Gamzigrad is an archaeological site near Zaječar, some 40 kilometres from Rtanj. Roman emperor’s palace - Felix Romuliana is located in Gamzigrad and from 29 June 2007 it was placed on UNESCO World Heritage List. Gamzigrad was a residence of Roman emperor - Gaius Valerius Maximianus Galerius, 293-311 BC, Diocletian’s son-in-law. Galerius dedicated the luxury emperor’s palace to his mother - Romula. Being a barbarian, during Carpi raid Romula escaped from the left bank of Danube to coastal Dacia and married a cattle rancher, which was why her son later got a nickname Armentarius (latin for cattle rancher). He kept the nickname even after he became an emperor. In the memory of his mother, Gaius Valerius also built a grandiose court complex, surrounded by a rampart consisting of 20 defensive towers and named by the emperor himself – Romuliana.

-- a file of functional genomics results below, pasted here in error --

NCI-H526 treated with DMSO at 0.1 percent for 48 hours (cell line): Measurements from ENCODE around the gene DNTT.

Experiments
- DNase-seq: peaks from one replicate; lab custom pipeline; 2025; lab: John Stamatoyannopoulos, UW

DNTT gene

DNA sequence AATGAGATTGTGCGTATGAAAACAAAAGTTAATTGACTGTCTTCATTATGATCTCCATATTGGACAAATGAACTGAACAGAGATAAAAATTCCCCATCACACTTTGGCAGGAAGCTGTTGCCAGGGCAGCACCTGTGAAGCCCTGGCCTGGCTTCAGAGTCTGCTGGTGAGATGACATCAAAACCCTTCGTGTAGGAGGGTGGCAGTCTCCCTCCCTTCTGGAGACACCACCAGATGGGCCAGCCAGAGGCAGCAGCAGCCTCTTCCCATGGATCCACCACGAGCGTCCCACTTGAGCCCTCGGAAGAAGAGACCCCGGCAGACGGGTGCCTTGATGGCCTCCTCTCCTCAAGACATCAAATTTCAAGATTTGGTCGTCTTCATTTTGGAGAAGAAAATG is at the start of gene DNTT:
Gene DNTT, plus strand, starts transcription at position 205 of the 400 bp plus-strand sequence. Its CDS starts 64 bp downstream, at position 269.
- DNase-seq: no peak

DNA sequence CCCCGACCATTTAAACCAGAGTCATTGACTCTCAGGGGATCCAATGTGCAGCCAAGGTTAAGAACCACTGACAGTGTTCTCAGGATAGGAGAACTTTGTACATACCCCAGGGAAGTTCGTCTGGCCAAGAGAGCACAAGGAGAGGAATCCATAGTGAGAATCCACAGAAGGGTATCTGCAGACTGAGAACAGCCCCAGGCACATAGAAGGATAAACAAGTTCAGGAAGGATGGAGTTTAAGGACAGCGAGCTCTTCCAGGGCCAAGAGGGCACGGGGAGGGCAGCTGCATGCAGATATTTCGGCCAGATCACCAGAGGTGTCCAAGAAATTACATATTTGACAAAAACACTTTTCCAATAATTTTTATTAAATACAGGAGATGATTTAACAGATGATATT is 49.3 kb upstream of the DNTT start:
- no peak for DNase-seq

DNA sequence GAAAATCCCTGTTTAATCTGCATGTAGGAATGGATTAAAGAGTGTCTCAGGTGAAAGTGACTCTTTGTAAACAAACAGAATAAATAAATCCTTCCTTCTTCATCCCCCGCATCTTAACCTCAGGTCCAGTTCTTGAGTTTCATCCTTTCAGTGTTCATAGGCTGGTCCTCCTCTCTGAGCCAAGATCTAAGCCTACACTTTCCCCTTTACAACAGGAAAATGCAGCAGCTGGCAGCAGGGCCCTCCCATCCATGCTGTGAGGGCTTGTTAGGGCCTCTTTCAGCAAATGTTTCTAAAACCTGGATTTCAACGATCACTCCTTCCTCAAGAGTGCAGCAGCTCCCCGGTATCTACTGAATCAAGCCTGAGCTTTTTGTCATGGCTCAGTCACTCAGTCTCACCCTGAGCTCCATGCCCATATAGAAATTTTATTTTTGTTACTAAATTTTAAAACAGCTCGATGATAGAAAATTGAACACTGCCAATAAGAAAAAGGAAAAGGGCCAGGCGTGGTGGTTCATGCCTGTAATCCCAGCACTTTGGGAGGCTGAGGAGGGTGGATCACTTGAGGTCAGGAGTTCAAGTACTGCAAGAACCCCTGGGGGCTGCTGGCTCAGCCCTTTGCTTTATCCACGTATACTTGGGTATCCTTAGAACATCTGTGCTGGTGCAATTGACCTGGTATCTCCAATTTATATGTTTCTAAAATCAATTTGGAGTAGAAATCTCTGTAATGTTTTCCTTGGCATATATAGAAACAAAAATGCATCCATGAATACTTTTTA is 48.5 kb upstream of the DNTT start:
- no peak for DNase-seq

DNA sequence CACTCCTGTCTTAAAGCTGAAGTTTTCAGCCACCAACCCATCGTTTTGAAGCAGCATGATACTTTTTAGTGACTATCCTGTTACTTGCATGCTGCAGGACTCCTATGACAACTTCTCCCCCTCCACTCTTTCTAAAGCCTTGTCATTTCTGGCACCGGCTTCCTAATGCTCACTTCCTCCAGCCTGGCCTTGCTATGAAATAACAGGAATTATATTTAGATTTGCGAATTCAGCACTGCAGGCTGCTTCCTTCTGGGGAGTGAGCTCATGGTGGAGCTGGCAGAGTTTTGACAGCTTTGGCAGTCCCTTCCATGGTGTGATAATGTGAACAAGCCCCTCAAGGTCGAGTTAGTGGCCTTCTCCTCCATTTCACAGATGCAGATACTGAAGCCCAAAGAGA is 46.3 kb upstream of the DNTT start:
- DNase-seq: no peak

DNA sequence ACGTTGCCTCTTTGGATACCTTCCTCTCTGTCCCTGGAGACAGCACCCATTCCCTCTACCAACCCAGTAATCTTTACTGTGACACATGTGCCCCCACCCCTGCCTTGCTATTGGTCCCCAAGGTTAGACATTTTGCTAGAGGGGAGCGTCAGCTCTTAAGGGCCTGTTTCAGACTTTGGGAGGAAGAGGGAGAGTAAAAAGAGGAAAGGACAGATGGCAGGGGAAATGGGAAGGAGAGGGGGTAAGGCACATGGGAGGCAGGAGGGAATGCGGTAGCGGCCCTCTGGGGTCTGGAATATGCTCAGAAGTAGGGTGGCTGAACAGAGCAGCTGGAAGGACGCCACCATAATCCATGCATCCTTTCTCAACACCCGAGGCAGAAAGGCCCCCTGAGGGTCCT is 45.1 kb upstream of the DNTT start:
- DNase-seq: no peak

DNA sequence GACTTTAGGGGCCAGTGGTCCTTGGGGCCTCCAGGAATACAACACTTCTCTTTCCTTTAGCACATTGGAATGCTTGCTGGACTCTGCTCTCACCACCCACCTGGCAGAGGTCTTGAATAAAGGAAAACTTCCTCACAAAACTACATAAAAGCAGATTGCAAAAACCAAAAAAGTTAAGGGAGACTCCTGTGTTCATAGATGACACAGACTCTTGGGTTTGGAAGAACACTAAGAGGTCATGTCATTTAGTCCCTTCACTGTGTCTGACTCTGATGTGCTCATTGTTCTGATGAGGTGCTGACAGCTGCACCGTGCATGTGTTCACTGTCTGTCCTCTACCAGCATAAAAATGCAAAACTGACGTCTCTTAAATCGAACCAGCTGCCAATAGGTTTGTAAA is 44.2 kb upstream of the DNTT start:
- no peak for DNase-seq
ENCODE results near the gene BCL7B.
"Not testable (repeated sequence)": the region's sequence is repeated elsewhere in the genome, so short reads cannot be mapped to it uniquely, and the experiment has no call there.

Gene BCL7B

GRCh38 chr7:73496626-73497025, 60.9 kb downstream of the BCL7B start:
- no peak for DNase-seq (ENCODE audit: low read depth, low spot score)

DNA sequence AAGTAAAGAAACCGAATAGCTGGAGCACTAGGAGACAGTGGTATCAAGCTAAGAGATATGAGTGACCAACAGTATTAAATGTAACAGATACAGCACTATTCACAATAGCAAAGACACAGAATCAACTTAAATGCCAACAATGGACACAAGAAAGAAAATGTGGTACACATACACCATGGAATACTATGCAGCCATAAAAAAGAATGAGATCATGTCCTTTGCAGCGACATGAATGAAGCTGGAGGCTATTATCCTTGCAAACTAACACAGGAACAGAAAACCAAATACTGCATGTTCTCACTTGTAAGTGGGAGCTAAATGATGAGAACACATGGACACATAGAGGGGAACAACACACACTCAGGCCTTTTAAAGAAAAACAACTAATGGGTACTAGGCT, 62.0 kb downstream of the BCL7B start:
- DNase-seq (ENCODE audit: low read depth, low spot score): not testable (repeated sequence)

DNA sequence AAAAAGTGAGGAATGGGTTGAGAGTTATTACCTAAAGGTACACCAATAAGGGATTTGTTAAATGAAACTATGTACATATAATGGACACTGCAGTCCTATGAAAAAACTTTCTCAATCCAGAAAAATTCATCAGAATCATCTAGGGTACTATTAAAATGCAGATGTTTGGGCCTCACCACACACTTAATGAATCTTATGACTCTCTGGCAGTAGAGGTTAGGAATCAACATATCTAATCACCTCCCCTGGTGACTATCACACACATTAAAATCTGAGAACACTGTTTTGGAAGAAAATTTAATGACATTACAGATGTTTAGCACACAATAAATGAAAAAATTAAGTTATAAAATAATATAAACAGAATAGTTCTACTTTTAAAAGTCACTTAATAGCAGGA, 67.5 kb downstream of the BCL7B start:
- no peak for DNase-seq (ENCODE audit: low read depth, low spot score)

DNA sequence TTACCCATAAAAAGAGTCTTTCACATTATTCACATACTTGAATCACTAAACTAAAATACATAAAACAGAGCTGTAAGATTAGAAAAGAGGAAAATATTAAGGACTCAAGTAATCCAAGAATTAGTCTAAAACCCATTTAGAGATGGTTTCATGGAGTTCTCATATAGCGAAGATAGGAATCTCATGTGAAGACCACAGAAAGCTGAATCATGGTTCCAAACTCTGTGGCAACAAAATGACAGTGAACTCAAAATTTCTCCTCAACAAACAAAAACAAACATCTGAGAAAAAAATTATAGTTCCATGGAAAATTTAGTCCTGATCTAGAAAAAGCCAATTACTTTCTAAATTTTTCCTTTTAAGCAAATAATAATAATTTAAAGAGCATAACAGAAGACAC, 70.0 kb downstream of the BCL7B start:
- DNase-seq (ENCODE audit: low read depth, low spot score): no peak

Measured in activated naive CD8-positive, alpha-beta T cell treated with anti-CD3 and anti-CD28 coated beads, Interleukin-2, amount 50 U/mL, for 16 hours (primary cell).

The city consisted of emperor’s palace Felix Romuliana, small temple, large temple and baths with exterior fortifications, tower system and defensive walls. Buildings are richly decorated with frescos, mosaics with figural and geometric motifs and decorations of major historical and artistic value. The Palace belongs to special category of roman court architecture and is the best-preserved example of it. Felix Romuliana has never been completed and in the 4th century emperors gave the estate to the Christian church. A century later, the palace was destroyed by barbarians, and in 6th century Iustinian I reconstructed the building and used it as a border fortification. After the Slav invasion in late 6th century, former emperor’s residence was abandoned. This building was last used as Slavic settlement in 11th century. Today, it is known that Galerius and his mother Romula were buried near Felix Romuliana palace, at “Magura” site, where archaeologists discovered two richly decorated masonry tombs and two mounds with bonfires where burning and apotheosis of the emperor and his mother took place.